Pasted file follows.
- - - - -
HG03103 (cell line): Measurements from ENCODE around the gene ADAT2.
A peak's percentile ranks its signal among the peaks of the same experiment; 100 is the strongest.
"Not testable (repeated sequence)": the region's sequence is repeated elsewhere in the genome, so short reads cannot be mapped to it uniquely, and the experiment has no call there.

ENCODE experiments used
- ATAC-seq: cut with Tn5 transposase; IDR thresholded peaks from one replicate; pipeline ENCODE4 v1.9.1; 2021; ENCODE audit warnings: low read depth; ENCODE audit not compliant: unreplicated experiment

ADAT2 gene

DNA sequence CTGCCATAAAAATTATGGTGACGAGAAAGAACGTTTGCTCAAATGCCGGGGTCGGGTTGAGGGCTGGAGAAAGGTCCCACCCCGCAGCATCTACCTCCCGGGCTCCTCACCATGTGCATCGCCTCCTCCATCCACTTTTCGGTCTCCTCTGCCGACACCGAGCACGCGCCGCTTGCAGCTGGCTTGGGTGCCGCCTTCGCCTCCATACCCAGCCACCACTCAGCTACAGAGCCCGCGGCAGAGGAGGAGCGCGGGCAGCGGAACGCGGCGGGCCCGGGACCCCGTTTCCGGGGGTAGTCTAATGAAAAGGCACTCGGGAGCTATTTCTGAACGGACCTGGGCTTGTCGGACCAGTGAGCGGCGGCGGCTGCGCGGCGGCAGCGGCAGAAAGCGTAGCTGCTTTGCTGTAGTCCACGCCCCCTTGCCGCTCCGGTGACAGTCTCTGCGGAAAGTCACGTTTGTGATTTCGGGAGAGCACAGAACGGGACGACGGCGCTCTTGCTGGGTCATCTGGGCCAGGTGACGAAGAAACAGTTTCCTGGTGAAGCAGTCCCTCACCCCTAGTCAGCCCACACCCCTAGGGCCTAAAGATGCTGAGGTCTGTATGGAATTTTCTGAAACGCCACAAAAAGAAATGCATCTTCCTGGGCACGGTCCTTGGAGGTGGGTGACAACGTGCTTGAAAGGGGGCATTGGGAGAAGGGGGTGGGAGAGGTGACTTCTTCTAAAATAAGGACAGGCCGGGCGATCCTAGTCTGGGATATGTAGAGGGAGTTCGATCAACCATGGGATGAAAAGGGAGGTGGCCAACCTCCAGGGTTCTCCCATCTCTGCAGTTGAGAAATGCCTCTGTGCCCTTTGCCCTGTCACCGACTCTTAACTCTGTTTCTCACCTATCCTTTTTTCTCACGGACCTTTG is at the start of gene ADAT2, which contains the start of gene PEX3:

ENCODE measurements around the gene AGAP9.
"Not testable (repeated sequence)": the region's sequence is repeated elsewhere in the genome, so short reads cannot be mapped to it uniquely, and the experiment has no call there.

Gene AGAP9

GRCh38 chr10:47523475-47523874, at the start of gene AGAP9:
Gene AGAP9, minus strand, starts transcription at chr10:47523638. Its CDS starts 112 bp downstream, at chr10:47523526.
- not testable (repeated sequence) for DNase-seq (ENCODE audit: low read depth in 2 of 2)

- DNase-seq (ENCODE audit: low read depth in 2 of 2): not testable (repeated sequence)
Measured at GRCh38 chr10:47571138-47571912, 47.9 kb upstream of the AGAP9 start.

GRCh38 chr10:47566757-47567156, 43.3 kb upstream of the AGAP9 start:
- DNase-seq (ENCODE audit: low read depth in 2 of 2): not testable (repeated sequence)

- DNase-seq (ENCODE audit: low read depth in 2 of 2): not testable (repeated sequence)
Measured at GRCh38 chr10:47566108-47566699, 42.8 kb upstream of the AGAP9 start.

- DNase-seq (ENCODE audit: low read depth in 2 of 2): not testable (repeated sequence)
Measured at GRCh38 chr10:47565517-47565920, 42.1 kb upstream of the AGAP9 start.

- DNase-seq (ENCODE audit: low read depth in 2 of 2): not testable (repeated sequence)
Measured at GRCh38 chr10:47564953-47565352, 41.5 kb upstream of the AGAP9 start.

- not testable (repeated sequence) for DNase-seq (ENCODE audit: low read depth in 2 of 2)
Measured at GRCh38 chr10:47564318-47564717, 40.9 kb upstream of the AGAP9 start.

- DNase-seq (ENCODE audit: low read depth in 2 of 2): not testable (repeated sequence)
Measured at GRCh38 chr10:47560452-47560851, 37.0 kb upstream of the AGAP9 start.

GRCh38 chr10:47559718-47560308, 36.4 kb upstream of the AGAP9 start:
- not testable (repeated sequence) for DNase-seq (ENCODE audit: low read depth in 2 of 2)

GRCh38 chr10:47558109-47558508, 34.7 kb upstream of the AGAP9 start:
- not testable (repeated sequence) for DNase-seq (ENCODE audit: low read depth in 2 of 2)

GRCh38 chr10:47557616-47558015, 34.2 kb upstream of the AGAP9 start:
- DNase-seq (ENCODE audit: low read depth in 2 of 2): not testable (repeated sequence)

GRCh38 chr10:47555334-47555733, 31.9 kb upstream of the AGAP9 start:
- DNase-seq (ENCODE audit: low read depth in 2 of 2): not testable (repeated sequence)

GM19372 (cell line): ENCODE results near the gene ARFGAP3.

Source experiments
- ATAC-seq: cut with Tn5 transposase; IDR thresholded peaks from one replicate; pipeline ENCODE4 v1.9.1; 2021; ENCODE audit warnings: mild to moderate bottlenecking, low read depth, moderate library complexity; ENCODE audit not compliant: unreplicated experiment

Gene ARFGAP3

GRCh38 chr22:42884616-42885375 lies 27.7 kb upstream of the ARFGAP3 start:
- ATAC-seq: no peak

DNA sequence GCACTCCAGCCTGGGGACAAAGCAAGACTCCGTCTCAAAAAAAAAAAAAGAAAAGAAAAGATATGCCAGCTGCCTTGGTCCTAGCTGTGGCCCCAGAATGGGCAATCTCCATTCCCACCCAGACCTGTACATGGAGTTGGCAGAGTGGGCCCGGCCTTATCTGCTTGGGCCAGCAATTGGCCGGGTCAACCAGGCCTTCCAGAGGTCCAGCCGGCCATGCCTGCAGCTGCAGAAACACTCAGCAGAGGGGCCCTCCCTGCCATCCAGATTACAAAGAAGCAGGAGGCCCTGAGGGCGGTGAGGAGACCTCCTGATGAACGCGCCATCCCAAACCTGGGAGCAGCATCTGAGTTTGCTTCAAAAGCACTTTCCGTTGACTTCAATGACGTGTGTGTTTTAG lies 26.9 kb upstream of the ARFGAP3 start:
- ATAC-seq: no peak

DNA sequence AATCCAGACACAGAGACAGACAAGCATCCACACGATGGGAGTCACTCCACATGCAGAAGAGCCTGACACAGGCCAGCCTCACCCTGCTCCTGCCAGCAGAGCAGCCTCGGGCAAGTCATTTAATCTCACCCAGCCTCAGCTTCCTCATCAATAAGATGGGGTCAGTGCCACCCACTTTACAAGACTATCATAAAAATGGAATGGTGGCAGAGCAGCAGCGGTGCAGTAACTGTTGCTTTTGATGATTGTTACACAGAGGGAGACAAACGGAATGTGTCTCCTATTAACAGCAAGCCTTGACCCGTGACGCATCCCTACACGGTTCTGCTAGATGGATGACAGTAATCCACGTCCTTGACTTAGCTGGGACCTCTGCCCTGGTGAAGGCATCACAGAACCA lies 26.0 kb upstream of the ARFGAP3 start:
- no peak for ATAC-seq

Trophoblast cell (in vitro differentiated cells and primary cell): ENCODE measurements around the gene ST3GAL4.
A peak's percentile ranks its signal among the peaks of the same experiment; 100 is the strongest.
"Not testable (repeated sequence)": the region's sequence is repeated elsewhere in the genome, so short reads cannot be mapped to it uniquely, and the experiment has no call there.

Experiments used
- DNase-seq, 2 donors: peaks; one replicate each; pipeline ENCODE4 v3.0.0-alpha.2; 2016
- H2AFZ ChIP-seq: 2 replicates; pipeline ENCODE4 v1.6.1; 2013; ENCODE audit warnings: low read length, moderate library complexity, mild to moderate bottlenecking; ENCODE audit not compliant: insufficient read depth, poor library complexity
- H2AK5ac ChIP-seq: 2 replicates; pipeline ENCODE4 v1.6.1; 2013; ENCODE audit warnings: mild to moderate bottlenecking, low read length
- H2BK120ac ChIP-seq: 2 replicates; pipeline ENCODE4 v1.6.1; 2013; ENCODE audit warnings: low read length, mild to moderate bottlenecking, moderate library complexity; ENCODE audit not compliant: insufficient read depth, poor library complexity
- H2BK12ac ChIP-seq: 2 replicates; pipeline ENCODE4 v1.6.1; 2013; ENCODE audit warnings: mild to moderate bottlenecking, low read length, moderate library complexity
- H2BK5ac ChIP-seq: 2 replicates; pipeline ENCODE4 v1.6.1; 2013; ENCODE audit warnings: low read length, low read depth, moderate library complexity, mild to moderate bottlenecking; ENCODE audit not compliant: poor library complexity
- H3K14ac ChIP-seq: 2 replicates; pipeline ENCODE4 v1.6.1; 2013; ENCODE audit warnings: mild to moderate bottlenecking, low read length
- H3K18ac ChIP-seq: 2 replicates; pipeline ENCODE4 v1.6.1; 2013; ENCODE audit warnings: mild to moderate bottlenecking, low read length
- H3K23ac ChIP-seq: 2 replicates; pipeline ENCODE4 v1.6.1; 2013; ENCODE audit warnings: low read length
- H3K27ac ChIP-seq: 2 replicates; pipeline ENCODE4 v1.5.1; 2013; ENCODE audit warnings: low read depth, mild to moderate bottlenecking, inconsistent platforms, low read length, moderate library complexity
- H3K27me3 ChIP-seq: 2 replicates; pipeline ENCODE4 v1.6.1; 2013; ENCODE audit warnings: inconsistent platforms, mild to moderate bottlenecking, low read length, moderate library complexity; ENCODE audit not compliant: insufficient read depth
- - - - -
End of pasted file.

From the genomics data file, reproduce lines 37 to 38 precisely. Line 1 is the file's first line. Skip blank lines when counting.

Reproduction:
Source experiments
- ATAC-seq: cut with Tn5 transposase; IDR thresholded peaks from one replicate; pipeline ENCODE4 v1.9.1; 2021; ENCODE audit warnings: mild to moderate bottlenecking, low read depth, moderate library complexity; ENCODE audit not compliant: unreplicated experiment